A girl has been murdered. A woman cannot remember a man who claims to be her husband. Her uncle hosts a radio murder mystery show called "The Unsuspected". Who killed the girl? Why? And who is this mystery husband? Written by
Composer Max Steiner recycles one of his themes from "The Maltese Falcon" in the soundtrack. See more »
During Oliver Keane's accident scene, he is seen driving a grey car at first, but when he skids off the road and tumbles down the hill, it is suddenly black. See more »
Quite a large party, isn't it?
Would you like to meet anyone?
It's not very appetizing. It's Victor's birthday. Once a year his friends crawl out of the woodwork.
This year it's a SURPRISE party!
Will he be surprised to see you?
[He takes her hand with the lit match]
I like matches. You never have to refill them...
[He pulls her hand toward him to light his own cigartte]
[...] See more »
Opening title and credits are typed in a bound manuscript, and we see someone's gloved hands flipping the pages. See more »
To answer the question, "Who is the unsuspected?" the viewer must wait until the very end of the film. In reality, the unsuspected is revealed toward the beginning of the movie. So though there aren't any real surprises--this is not a mystery--there is a big helping of suspense and thrills along the way. The viewer also gets a glimpse of old time radio just before television took over. Victor "Grandi" Grandison (Claude Rains) is a big time radio personality whose main claim to fame is telling creepy, murder stories, read from a script he helped write, to a large radio audience. Several scenes take place during the broadcast inside the radio studio. The viewer gets to see all the hand signals and day to day activities involved in a live broadcast in those days. Many radio shows were transcribed (recorded on huge record discs) both for posterity and for possible re-broadcasts. Grandi makes these for nefarious purposes also. How they are made is shown in great detail.
With lines such as "We missed you while you were dead," this is one of the best film noir screenplays of the 1940's. One of the great femme fatales of the era, Audrey Totter as Althea Keane, gets some of the wittiest lines, which she delivers with élan. So listen carefully when she speaks. She dominates every scene she's in. The only one in the cast who comes close to her acting talents is Claude Rains. In some ways his part closely resembles the character he played the year before in the Hitchcock classic "Notorious," the master spy Alexander Sebastian. While Althea's husband, the tipsy Oliver (Hurd Hatfield), also shines, his role is fairly cut and dried with only brief appearances. The others in the cast are more than adequate, in particular Jack Lambert as Mr. Press, a violent, shady character who is blackmailed into doing dirty work for Grandi.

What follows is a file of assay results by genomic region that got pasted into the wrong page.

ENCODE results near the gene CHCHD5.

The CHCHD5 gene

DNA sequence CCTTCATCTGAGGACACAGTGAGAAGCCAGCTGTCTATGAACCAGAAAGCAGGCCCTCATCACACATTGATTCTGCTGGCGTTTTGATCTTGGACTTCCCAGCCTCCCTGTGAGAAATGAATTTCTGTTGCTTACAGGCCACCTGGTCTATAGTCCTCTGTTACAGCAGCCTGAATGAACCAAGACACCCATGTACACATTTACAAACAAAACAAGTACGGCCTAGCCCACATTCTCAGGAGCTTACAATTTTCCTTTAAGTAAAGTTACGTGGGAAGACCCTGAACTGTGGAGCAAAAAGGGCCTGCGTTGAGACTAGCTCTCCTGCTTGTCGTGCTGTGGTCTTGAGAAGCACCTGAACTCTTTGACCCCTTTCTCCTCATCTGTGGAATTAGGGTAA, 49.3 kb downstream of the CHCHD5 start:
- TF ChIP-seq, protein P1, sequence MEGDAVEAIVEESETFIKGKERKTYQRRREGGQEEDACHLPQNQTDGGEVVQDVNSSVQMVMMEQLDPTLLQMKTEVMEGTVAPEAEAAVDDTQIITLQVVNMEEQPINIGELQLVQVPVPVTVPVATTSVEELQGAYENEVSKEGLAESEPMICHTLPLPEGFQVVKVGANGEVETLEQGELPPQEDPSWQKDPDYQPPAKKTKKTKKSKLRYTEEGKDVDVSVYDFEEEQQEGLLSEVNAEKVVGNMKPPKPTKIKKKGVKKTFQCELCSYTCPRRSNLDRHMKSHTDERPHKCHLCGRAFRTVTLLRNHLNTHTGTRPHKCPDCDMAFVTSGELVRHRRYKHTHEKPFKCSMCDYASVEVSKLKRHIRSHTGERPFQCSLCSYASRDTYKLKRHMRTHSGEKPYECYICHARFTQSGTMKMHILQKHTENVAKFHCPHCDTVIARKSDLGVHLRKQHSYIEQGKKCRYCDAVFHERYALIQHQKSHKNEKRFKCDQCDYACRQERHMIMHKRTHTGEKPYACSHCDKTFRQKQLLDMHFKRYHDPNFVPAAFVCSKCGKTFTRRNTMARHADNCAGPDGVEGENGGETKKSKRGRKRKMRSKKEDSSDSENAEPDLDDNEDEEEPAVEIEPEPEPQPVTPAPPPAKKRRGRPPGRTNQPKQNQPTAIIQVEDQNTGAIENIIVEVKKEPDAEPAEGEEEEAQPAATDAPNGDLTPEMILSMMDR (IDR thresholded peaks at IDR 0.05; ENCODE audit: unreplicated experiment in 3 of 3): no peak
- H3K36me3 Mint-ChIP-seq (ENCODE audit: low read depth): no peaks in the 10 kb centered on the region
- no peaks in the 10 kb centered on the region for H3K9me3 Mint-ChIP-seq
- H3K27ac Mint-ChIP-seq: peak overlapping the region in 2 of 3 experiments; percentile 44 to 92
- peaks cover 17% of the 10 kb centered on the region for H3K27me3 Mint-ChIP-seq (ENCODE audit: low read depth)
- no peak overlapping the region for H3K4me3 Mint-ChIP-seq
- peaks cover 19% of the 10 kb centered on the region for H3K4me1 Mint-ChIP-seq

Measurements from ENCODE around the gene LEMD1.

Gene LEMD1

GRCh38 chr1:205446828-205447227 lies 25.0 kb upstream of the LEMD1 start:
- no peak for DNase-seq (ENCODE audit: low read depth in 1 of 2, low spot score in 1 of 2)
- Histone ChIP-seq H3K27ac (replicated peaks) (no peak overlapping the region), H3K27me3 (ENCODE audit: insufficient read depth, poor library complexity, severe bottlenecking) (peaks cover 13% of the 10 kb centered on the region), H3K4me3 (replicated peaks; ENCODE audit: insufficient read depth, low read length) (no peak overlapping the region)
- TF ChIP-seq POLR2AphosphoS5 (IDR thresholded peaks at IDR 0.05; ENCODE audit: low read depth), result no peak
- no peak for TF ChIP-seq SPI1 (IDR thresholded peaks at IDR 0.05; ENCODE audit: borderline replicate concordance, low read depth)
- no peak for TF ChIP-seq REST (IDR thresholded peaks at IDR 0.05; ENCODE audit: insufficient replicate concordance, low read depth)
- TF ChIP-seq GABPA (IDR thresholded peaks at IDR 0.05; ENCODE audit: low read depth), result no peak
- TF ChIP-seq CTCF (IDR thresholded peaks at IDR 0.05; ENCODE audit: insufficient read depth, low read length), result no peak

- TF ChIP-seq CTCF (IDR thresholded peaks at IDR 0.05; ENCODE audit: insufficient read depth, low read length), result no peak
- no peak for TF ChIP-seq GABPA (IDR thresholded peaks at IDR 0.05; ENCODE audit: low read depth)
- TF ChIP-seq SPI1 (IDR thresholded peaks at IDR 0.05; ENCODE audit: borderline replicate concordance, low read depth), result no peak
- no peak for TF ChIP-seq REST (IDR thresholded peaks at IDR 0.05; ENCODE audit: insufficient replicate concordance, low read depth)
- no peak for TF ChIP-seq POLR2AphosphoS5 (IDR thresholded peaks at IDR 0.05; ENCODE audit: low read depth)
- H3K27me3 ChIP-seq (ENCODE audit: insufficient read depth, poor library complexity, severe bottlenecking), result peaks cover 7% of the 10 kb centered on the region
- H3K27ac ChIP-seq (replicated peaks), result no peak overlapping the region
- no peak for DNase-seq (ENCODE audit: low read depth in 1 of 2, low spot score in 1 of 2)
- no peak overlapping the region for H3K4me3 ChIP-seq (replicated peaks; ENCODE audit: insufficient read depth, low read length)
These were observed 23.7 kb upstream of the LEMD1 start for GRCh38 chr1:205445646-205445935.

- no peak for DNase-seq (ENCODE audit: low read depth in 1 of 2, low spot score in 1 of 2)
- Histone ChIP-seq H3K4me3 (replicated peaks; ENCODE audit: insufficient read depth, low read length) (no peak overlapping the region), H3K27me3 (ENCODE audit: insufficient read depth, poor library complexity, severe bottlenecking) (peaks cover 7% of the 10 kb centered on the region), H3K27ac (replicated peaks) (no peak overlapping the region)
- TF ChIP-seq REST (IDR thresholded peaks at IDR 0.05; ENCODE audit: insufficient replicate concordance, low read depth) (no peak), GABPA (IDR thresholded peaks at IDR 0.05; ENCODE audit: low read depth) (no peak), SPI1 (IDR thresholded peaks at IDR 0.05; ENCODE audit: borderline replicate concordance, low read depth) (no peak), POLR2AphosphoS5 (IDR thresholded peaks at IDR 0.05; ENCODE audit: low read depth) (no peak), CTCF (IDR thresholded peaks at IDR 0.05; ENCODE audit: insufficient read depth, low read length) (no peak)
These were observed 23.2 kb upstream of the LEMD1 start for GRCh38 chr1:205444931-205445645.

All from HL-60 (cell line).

Michael Curtiz knowingly directs in noir fashion with crisp black and white photography surrounded by rainy, spooky nights making the audience believe that danger lurks in the shadows. Curtiz makes sure the film is fast-paced. There is even an exciting chase at the end involving Jack Lambert recklessly driving through traffic in a pickup truck, attempting to destroy evidence at the city dump before the motorcycle cops catch up with him.
The music blends in with the story. For example, when Grandi comes home unsuspected, his birthday party is in full swing. The piano man fills the room with "Someone To Watch Over Me." Grandi is unnerved by the tune and makes a snide remark to Matilda Frazier (Joan Caulfield) to the effect that he would like to fire the piano player. Neglected for years, critics and noir fans are just now discovering this intriguing movie.
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